BeckySharper brought my attention to a brief New York Times story about health disparities in aging gay, lesbian, and bisexual communities. The data are drawn from a sample of 1,052 self-identified gay, lesbian and bisexual Californians between the ages of 50 and 70 who responded to California Health Interview Surveys conducted in 2003, 2005 and 2007 and the research brief is available online (PDF). The summary from the brief itself reads:
Research on the health of lesbian, gay and bisexual (LGB) adults generally overlooks the chronic conditions that are the most common health concerns of older adults. This brief presents unique population-level data on aging LGB adults (ages 50-70) documenting that they have higher rates of several serious chronic physical and mental health conditions compared to similar heterosexual adults. Although access to care appears similar for aging LGB and heterosexual adults, aging LGB adults generally have higher levels of mental health services use and lesbian/bisexual women report greater delays in getting needed care. These data indicate a need for general health care and aging services to develop programs targeted to the specific needs of aging LGB adults, and for LGB-specific programs to increase attention to the chronic conditions that are common among all older adults.
I can’t say there is anything terribly startling about the data presented. The sample is relatively small, and from what I understand it was culled from a study that was not designed specifically to examine the needs of queer elders. The brief does not provide details concerning what questions were asked in the telephone survey and how the survey methods themselves might skew the information presented in one fashion or another. The data suggest more or less what could be predicted about the elderly in any marginalized population: that in many ways, they are more vulnerable than their non-marginalized peers when it comes to physical and mental health needs.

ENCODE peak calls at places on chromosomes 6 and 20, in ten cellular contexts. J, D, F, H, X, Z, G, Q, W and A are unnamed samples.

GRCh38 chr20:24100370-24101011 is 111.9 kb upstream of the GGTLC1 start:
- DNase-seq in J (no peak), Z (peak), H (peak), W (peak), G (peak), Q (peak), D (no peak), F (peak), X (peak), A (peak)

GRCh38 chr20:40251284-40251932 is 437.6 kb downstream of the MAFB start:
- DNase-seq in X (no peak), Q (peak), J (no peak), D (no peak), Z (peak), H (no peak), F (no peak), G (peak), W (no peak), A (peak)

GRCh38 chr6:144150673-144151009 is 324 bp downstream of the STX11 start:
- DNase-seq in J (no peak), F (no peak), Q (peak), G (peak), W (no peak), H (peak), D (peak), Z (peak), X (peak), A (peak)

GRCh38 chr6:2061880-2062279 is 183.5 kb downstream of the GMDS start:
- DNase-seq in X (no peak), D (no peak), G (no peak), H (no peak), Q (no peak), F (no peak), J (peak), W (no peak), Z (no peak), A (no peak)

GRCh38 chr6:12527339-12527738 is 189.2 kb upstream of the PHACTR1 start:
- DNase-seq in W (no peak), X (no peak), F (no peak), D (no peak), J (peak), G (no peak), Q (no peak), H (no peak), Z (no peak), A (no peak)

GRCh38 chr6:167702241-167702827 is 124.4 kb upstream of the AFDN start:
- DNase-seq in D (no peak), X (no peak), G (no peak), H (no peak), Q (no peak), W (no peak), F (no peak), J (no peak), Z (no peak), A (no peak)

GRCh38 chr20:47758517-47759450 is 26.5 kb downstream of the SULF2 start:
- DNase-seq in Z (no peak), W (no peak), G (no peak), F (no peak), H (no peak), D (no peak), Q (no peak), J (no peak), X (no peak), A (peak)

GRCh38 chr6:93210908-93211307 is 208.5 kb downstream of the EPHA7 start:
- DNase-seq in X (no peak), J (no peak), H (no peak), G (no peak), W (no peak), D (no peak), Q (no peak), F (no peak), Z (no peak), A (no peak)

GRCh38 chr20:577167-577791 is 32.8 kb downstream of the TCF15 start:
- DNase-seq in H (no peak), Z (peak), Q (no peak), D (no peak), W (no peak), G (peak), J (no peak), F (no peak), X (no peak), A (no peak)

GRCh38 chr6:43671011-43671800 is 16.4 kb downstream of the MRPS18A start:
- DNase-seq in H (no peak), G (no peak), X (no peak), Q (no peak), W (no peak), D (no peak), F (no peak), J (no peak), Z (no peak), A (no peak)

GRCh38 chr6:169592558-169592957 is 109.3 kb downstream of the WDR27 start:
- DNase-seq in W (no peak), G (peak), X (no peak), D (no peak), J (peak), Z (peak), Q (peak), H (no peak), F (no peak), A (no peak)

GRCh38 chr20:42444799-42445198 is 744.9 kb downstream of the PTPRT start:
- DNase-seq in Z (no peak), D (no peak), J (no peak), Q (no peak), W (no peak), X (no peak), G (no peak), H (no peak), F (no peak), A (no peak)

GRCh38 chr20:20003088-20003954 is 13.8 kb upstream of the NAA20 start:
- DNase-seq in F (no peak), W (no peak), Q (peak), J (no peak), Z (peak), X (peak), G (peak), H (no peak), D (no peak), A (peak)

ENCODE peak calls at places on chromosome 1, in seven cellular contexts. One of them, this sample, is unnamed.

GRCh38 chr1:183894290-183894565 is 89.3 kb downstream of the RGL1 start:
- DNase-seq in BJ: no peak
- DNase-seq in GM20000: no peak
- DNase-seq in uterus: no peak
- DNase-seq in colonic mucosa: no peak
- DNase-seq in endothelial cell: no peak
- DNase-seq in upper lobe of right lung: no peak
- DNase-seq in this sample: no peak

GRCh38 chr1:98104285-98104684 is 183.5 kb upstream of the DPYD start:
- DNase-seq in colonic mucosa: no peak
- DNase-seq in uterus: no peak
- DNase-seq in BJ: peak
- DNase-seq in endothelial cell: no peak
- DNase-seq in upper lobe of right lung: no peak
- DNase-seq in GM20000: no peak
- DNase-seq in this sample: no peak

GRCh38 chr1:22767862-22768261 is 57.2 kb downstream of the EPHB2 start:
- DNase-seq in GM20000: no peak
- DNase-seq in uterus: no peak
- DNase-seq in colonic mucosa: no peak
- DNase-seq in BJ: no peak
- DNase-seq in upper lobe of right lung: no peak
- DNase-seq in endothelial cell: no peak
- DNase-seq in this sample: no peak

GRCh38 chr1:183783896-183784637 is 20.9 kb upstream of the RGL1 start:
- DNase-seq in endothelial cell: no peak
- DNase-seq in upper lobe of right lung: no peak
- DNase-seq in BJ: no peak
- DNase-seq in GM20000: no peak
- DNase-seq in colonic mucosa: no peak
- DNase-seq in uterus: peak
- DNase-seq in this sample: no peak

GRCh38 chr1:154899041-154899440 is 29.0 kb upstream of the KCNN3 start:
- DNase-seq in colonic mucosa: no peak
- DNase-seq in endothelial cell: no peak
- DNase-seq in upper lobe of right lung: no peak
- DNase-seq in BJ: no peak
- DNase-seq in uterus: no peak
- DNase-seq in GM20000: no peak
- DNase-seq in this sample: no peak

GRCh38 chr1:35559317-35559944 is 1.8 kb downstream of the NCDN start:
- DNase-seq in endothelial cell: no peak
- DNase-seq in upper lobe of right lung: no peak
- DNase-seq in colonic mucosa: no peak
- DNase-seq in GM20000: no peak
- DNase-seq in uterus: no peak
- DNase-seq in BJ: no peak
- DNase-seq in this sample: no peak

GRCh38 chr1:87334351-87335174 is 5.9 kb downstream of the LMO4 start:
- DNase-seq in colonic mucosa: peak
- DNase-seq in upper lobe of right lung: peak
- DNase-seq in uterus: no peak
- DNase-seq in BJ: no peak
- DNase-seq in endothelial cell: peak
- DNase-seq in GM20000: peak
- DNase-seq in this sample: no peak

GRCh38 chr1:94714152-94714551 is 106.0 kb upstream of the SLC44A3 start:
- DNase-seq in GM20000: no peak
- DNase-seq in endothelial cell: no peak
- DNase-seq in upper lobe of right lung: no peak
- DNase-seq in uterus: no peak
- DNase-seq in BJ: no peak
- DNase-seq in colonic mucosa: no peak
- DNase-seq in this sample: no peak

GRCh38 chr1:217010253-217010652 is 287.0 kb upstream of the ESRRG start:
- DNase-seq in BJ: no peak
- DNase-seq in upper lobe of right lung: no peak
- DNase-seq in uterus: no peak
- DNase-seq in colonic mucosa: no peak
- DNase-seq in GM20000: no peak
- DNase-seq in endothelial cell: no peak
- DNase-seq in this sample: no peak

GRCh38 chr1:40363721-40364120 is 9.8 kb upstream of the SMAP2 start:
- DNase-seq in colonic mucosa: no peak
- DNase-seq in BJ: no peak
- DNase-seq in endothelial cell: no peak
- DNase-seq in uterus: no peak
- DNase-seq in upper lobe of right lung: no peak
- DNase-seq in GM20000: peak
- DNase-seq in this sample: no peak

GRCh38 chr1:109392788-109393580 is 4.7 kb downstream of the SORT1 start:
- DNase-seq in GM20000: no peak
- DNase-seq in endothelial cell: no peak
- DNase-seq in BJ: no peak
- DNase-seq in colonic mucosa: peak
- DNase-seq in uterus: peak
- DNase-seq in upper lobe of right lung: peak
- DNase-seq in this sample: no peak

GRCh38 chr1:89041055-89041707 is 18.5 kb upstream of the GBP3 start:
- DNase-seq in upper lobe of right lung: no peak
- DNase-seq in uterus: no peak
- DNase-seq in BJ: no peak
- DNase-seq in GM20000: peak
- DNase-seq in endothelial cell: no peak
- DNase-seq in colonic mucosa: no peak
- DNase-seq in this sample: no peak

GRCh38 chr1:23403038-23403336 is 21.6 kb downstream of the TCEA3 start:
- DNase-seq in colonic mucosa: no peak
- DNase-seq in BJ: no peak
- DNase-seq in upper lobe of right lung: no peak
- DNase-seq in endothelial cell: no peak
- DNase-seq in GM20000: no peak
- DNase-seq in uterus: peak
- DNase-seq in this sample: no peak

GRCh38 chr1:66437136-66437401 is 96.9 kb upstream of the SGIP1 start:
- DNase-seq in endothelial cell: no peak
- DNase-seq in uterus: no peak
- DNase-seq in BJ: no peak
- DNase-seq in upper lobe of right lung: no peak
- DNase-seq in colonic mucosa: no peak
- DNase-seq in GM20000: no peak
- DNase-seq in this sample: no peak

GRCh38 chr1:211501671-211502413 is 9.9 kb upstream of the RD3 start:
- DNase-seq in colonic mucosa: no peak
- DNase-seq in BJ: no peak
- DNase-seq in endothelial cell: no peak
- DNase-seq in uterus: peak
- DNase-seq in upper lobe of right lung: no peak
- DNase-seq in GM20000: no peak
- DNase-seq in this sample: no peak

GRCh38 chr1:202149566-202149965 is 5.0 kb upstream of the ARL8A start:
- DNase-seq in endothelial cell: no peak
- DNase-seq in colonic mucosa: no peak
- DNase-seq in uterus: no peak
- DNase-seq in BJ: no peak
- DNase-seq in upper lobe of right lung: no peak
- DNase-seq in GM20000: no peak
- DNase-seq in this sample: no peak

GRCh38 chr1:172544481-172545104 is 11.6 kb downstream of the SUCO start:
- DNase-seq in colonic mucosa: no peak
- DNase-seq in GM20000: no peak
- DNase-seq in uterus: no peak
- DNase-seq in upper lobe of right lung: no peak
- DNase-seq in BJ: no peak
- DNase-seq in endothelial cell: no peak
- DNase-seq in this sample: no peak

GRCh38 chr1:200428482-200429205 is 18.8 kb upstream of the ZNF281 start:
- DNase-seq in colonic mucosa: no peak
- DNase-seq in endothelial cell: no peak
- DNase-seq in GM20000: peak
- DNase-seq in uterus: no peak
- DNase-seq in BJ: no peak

In several instances, I would have been curious to see the “GLB” data not only compared to the data for straight men and women, but also internally. It would have been particularly interesting to see some of the data broken down by gender, which was done with some but not all data. For example, the data show that gay, lesbian and bisexual study participants were overall more likely to be highly educated and less likely to be “low income” (living on an income below 200% of the federal poverty line) than their straight counterparts. However, given that women are much more likely than men to be low income in their elder years, I would be surprised if ageing lesbians diverge from their gay male counterparts in this particular statistic.
On the other hand, the study points out that lesbian elders are much more likely than their gay male counterparts to be living with others as they age, including a higher chance of being partnered (as do straight women when compared to straight men). The study offers no explanation for the gender differences here, but Becky points out that gay male elders are extremely likely to have lost a significant number of friends as well as one or more intimate partners to the AIDS epidemic.